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Metabolic Syndrome
A Comprehensive Textbook
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Main description:

This comprehensive reference work edited by one of the leading authorities on obesity presents an up-to-date survey of the current scientific understanding of the metabolic syndrome, as well as an overview of the most significant changes to the field over the past 30 years. This volume is a thorough reference for obesity and the metabolic syndrome and will prove an indispensable resource for clinicians and researchers at levels worldwide.​ The obesity epidemic has generated immense interest in recent years due to the wide-ranging and significant adverse health and economic consequences that surround the problem. Much attention has been focused on behaviors that lead to obesity, in particular to over consumption of energy-dense food and to sedentary lifestyle. However, obesity is an extremely complex condition with poorly defined pathogenesis. In addition, when combined with other comorbidities such as hypertension and dyslipidemia, obesity often leads to a patient diagnosis of metabolic syndrome, a very troubling condition that has grown, and is continuing to grow, rapidly each year in prevalence worldwide. Metabolic syndrome is a cluster of conditions — increased blood pressure, a high blood sugar level, excess body fat around the waist and abnormal cholesterol levels — that occur together, increasing one’s risk of heart disease, stroke and diabetes. This resource covers the full range of scientific and clinical aspects: epidemiology, genetics, environmental factors, pathophysiology, diseases associated with obesity, and clinical management.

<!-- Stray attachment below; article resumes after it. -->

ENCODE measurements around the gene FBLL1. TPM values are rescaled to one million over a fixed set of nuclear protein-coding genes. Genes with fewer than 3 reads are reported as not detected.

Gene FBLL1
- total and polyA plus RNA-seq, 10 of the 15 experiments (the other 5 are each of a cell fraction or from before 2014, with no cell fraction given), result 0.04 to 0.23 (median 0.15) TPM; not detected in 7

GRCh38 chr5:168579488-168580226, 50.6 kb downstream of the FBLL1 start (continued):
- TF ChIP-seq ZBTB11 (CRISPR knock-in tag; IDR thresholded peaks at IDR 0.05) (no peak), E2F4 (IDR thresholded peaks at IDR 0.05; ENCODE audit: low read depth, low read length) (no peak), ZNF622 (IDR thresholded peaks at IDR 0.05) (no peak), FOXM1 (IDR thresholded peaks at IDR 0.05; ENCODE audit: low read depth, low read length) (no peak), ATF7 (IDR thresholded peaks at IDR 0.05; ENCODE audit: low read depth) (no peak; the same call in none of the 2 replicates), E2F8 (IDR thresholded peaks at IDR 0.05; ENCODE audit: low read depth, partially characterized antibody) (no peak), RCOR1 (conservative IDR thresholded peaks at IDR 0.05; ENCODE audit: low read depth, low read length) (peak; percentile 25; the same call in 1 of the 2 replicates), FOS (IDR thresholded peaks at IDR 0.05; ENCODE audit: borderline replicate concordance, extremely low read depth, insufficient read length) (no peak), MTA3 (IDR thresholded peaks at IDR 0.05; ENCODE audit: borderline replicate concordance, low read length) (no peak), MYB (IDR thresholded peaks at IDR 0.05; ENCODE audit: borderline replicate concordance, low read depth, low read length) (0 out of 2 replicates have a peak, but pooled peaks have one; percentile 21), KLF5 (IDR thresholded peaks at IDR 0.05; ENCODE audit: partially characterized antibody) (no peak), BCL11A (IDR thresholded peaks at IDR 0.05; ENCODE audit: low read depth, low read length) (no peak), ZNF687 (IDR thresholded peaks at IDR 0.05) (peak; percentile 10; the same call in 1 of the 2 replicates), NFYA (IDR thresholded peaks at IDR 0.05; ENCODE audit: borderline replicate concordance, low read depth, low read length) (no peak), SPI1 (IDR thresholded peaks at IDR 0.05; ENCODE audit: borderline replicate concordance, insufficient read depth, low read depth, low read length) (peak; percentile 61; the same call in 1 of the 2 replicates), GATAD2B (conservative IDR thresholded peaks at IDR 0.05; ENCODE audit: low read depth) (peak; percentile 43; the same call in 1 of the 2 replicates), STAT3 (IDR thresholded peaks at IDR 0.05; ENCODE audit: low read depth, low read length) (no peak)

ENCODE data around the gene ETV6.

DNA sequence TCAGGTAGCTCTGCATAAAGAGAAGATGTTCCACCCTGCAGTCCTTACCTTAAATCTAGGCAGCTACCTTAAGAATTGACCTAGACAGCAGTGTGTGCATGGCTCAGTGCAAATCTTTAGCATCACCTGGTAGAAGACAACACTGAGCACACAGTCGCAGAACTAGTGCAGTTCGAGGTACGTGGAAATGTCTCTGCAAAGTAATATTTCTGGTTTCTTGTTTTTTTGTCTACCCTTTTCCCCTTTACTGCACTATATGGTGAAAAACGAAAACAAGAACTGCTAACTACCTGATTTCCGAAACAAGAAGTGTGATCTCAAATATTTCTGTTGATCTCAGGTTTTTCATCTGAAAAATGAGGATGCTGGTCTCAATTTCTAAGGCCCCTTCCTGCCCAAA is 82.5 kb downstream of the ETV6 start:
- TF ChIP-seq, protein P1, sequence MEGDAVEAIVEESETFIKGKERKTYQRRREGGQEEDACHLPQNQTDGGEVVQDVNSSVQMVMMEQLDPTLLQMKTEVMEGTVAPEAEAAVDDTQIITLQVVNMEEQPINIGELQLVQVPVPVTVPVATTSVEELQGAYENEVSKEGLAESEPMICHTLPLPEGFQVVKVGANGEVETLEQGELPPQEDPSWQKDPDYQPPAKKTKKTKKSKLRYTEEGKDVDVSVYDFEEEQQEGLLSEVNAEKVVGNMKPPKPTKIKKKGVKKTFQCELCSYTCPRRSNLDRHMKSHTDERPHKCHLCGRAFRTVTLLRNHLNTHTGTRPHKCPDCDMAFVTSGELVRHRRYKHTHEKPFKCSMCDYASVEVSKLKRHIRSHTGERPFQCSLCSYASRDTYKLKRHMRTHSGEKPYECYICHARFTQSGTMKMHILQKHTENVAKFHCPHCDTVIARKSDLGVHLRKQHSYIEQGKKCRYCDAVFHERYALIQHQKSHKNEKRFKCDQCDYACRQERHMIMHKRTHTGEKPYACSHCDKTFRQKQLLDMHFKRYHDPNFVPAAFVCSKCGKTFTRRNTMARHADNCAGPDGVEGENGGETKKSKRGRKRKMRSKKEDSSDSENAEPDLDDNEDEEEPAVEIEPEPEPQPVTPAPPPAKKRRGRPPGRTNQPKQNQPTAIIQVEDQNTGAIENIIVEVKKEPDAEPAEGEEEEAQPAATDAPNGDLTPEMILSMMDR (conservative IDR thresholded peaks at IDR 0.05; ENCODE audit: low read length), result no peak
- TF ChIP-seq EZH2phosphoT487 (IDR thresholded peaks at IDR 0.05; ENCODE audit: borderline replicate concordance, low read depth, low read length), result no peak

Provides a comprehensive overview to the basic science and clinical aspects of the topic

Offers thorough, up-to-date epidemiology data in all key regions worldwide